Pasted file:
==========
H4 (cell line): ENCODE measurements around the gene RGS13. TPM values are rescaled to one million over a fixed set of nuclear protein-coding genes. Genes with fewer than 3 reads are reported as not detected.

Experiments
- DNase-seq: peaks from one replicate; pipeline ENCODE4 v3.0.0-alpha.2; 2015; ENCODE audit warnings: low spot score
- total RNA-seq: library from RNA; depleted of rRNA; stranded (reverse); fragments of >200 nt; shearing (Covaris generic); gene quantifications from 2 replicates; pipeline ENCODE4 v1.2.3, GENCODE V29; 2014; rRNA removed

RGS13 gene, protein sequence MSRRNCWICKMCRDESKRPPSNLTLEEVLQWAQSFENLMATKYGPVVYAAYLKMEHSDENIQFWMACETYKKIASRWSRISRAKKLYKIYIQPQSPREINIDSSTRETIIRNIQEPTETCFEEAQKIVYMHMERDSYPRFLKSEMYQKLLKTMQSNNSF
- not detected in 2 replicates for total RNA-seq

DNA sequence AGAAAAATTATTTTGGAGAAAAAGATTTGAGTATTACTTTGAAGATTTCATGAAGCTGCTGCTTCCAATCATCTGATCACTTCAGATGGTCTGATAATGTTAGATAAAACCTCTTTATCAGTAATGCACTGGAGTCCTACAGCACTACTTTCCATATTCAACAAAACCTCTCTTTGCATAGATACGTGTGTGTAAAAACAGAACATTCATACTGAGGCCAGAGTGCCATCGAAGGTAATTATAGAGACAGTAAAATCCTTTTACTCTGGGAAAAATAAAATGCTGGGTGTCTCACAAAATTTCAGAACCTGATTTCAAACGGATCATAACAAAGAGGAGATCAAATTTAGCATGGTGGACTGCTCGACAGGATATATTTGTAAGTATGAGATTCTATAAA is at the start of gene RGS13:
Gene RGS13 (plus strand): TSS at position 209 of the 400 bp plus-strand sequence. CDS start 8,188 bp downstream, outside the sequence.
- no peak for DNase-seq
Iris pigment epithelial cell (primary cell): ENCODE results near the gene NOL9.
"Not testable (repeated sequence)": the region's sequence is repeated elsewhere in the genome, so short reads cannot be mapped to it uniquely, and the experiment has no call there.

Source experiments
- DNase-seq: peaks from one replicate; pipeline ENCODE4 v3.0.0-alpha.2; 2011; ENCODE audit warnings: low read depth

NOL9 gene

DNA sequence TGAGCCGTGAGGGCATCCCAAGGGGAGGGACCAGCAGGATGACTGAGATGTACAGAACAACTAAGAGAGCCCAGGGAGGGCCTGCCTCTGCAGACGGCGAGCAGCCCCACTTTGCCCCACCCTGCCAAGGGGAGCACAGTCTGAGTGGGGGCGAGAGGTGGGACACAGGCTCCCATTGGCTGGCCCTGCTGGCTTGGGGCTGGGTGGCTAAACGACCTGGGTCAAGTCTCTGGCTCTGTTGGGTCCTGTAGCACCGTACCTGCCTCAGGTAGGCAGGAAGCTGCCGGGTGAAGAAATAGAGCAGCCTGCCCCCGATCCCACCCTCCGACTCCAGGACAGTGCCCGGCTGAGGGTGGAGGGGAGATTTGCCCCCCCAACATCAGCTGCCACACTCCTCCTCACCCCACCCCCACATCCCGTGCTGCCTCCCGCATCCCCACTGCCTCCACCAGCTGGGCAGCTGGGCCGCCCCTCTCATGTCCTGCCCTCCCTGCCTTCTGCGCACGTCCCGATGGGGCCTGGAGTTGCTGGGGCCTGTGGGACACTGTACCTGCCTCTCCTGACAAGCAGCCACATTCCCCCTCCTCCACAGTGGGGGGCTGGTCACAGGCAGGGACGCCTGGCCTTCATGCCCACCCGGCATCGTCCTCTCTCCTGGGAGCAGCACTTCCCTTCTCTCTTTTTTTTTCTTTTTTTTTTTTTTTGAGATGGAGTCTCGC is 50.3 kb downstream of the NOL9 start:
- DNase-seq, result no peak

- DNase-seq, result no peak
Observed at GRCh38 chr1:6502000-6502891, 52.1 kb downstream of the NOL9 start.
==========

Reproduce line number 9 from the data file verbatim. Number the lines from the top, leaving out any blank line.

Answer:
- no peak for DNase-seq